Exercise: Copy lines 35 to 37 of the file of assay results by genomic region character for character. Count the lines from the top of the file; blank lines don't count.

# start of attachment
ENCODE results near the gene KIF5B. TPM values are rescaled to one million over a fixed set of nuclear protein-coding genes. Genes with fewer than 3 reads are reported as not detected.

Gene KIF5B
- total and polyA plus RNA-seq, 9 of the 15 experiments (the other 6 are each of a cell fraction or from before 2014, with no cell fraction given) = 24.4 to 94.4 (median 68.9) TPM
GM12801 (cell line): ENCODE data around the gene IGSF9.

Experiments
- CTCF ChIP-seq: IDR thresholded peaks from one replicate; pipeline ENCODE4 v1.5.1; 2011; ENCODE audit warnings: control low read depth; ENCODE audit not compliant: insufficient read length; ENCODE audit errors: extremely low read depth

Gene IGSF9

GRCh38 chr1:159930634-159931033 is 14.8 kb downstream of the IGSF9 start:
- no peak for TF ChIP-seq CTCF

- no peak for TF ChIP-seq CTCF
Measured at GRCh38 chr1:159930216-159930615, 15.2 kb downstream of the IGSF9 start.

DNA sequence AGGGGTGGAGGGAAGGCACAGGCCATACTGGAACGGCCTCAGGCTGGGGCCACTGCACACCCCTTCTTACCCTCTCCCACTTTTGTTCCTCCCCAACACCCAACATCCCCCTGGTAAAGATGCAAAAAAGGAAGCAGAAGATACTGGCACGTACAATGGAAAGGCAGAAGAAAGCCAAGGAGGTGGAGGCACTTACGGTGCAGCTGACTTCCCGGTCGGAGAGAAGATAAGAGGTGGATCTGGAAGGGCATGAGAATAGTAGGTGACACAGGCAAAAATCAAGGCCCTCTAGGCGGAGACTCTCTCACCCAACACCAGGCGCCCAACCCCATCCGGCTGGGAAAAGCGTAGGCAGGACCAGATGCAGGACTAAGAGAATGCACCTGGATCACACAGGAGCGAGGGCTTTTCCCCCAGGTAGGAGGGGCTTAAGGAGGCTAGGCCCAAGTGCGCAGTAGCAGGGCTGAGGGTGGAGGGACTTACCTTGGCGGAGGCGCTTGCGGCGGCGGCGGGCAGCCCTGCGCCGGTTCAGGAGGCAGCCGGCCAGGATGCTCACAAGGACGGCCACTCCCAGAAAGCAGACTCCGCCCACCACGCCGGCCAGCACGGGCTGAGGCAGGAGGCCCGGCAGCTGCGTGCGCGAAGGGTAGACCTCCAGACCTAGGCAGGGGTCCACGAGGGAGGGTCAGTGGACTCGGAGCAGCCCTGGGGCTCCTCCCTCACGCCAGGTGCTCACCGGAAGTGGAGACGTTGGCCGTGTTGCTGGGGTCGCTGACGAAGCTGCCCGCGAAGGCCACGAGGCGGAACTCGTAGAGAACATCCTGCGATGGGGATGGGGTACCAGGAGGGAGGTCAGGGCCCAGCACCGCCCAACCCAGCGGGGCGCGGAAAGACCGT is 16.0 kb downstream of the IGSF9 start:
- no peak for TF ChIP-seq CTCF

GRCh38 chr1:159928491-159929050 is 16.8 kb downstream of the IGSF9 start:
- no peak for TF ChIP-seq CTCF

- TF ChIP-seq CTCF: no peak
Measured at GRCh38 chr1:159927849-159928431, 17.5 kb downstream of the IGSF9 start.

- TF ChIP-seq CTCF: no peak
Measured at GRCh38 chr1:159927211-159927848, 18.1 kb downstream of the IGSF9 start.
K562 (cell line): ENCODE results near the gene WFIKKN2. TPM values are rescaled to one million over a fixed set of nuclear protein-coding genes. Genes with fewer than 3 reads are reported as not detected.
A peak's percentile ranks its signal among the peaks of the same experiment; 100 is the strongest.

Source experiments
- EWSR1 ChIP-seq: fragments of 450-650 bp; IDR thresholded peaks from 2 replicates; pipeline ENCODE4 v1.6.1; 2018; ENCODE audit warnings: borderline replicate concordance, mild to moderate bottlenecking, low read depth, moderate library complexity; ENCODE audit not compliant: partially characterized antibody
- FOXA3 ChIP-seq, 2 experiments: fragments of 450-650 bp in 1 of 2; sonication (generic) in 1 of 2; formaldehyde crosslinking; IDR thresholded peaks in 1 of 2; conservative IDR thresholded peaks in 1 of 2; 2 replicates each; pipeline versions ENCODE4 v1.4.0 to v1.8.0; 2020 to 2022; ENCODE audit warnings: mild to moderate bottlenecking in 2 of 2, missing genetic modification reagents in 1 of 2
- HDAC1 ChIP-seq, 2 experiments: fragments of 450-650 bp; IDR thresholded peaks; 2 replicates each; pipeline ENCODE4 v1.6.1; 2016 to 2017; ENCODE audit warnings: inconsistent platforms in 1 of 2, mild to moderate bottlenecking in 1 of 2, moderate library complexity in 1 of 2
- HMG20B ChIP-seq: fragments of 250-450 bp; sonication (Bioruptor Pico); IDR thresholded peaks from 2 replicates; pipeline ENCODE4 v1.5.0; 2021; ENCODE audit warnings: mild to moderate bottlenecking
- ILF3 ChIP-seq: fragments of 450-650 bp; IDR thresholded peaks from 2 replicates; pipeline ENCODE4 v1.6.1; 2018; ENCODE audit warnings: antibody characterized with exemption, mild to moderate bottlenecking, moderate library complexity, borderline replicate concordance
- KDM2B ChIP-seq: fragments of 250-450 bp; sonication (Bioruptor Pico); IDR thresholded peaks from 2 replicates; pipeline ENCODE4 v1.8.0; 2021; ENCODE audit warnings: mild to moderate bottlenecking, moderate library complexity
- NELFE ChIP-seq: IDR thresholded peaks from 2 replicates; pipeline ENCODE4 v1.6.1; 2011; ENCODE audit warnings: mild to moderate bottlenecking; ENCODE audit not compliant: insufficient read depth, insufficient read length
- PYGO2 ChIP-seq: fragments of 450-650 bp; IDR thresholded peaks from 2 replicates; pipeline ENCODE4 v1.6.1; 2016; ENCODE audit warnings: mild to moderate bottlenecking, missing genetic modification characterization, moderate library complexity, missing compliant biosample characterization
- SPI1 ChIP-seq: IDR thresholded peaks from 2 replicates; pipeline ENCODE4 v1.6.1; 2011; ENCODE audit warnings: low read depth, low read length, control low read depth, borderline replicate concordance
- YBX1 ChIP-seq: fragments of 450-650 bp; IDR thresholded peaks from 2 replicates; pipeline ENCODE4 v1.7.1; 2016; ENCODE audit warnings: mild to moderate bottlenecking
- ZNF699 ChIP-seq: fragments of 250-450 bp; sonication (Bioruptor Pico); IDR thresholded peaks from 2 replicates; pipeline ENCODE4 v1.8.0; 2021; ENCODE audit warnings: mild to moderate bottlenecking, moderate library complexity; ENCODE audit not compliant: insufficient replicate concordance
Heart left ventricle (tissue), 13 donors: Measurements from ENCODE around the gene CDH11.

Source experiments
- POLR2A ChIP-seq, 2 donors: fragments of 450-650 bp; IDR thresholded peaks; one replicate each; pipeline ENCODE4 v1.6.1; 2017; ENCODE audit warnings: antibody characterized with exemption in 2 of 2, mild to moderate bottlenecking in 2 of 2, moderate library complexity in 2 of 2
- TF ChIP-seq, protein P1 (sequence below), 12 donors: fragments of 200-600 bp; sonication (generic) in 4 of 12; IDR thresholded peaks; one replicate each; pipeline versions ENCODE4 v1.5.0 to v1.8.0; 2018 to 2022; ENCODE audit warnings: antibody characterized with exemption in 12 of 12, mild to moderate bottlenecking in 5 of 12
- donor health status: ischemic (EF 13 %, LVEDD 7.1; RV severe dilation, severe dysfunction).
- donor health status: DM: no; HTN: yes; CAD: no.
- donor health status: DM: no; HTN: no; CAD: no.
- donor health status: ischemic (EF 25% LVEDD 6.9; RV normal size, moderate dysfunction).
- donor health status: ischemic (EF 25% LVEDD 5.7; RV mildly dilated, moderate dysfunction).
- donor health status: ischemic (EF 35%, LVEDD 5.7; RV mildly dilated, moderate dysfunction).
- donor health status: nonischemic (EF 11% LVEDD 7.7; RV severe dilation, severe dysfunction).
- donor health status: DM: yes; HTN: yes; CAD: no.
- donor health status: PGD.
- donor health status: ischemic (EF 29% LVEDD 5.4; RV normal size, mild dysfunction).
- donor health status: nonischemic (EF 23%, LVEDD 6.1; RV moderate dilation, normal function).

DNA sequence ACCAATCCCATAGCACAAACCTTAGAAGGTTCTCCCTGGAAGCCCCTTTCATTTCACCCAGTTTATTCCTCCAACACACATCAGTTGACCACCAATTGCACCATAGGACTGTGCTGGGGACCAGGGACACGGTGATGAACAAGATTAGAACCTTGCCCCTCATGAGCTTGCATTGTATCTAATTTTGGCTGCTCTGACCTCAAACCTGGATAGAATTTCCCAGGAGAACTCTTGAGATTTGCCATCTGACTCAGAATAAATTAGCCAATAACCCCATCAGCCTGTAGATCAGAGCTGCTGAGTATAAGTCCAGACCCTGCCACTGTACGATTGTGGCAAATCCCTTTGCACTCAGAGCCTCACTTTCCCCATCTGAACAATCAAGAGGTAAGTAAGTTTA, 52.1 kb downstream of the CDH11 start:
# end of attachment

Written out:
Source experiments
- POLR2A ChIP-seq, 2 donors: fragments of 450-650 bp; IDR thresholded peaks; one replicate each; pipeline ENCODE4 v1.6.1; 2017; ENCODE audit warnings: antibody characterized with exemption in 2 of 2, mild to moderate bottlenecking in 2 of 2, moderate library complexity in 2 of 2
- TF ChIP-seq, protein P1 (sequence below), 12 donors: fragments of 200-600 bp; sonication (generic) in 4 of 12; IDR thresholded peaks; one replicate each; pipeline versions ENCODE4 v1.5.0 to v1.8.0; 2018 to 2022; ENCODE audit warnings: antibody characterized with exemption in 12 of 12, mild to moderate bottlenecking in 5 of 12